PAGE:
In early 2013, longtime Memphis musician Mark Edgar Stuart put the local scene on notice when he released his excellent debut solo album, Blues for Lou. The record — a loose concept piece about both Stuart's struggles with cancer and the passing of his father (the titular Lou) — was revered by peers and the media alike and firmly established Stuart as one of this city's most vital music-makers. It's shaping up to be an even bigger year for Stuart, as he just released a beautifully melancholy sophomore effort titled Trinity My Dear, and eventually will take his show on the road. Stuart, fresh off of a showcase appearance at the annual Folk Alliance Conference in Kansas City, spoke to the Flyer about the new album and more.
Flyer: How do you feel about Blues for Lou, now that you've had a couple of years to live with it?
Mark Edgar Stuart: Of course, I'm my own worst critic. It feels a bit green to me, but it was a moment in time. I'll always cherish it. I'd like to think that I have a better understanding of songwriting now, but I still have lots to learn. I wrote a ton of songs about my father but was never really happy with any of them. I was still waiting on that one song that said it all so I could turn the page. That song was "Remote Control." It was written and recorded toward the end of the session. It came fast — it was a gift from him. If I have to sing that song for the rest of my life, then I am totally okay with it.
Where you surprised by the overwhelmingly positive response to the record?
[I was] blown away. If somebody would have told me five years ago that I'd be doing this interview right now I'd say they were crazy. I just wish my dad was around to see it. He never got the chance to hear me sing it.
What was your process like for working on Trinity My Dear?
Some of those songs were already written, and I had already been performing them live. I liked the formula of the first record: simplicity and spontaneity. I didn't stray too far, and I hate getting too bogged down on the "techie stuff." I'm pretty sure I have ADD, so I can't dwell too long on one thing. Life at that given moment usually determines the theme of whatever it is I'm writing. Those new songs crept in and took the record in another direction.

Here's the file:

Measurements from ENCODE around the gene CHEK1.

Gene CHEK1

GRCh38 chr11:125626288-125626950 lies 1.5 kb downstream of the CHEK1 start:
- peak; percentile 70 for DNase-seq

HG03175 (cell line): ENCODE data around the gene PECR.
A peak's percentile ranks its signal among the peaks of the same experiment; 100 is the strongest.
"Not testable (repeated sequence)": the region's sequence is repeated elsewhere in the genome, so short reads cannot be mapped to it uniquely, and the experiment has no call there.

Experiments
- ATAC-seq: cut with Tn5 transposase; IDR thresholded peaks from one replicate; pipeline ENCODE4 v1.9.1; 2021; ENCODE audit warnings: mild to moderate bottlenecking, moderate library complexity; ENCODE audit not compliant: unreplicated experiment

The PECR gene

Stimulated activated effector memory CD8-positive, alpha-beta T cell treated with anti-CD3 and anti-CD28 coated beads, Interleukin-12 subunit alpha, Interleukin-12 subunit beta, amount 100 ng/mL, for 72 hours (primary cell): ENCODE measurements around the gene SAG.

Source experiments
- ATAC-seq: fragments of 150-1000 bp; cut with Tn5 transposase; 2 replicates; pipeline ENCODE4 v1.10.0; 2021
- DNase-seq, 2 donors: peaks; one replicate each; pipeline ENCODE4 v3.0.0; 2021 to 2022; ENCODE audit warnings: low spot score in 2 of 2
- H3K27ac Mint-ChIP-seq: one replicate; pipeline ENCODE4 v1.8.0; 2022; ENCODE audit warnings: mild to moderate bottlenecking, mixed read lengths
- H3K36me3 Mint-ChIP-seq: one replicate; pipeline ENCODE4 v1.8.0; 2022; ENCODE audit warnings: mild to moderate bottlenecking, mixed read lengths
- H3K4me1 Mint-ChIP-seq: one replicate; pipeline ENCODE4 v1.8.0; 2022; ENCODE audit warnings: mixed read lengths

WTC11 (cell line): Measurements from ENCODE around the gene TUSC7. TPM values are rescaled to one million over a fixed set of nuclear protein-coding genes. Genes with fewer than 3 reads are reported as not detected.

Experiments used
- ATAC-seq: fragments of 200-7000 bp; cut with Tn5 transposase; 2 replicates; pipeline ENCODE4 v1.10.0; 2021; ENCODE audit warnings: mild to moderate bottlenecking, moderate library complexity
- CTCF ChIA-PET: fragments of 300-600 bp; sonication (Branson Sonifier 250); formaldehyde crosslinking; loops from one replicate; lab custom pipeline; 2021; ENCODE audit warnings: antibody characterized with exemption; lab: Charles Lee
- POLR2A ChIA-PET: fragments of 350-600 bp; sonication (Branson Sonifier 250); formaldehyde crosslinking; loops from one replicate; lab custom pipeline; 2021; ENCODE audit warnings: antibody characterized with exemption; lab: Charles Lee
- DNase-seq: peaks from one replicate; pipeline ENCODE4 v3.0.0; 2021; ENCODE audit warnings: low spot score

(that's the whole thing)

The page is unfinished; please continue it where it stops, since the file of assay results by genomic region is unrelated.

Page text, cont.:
Without getting too personal, what are some of the themes you're exploring on the new album?
Life, love, and disappointment. The title track and "Joe Is Enough" say it all. At the time, I had no intention of "Trinity My Dear" going on the record; I had just written it. It was the end of a late night session at Sun Studio. I just threw it out there to see if it would stick and it stuck. No one said a word in the control room — the mood of the evening had changed. We all packed up and called it a night. "Ms. America" touches on my cancer experience and health care. I tried to keep it fun without being too soap-boxy. I hate when folks do that.
Are you ever nervous or reluctant about being so transparent in your songwriting?
I never have been until now. I really put it out there on a few songs. That's just how it came out. It's just as much gut as it is heart.
Tell me about working with the late, legendary producer Roland Janes on the cut "We Were in Bloom."
Roland was amazing, a real treasure and a gentleman. I'm so glad I got up the nerve to call him that day. I had worked with him earlier that year on John Paul Keith's third record, and we had a connection. He was my father's age and [they were] both from the same part of Arkansas. Using just one of those big vintage mics, I spent an entire afternoon recording with Roland, just me and an acoustic guitar. He really liked that song and had me play it over and over until he felt it was the right take. I told him the song was about being young, and he said, "or about being old." That really resonated with me. He died a few months later, and that track was shelved for a year or so until I brought it to Jeff Powell [producer of Blues for Lou and Trinity My Dear]. He had a respect for Roland. He gave it his own special spit-shine. He took that one track solo recording and worked his magic: EQ-ing it, overdubbing, mixing it, etc. I love the finished product.
How is it to work with Powell again?
I love Powell. We share the same sick sense of humor. We've made two pretty emotional records, but you'd be surprised how much cutting-up and laughing was going on. He's like a referee and I needed that. I trust him with all the "techie stuff." He has great ears and instinct. I love his ideas.
You worked with a host of well-known local musicians on Trinity My Dear, including Al Gamble, Jim Spake, Kevin Cubbins, and Kait Lawson. How did you put such a talented group together?
I played most of the instruments on my first record. I was tired of hearing myself play half-assed. I wanted my more talented friends to be involved this time around.
This is your second release for Madjack Records. What is your working relationship like with the label?
I'm a charter member, I guess. I was there in the very beginning shortly after I moved to Memphis in the '90s. I was in a band called the Pawtuckets, and the label was launched as a platform to release our second record. The band broke up but the label kept going. It's like home. Mark McKinney and Ronny Russell believed in me when I didn't believe in myself. I'll keep it in the family as long as they will have me.
Do you have a favorite moment on Trinity My Dear?
The title track, as depressing as it is. Johnny's drumming is beautiful and sensual. He follows my lyrics. Only a best friend can know how. For those who don't think drums can be beautiful and sensual, check it out.
Do you think the record holds up to the high standard you set with Blues for Lou?
I'm very happy. It's a logical next step. It's a better record, though my first born will always have a special place with me.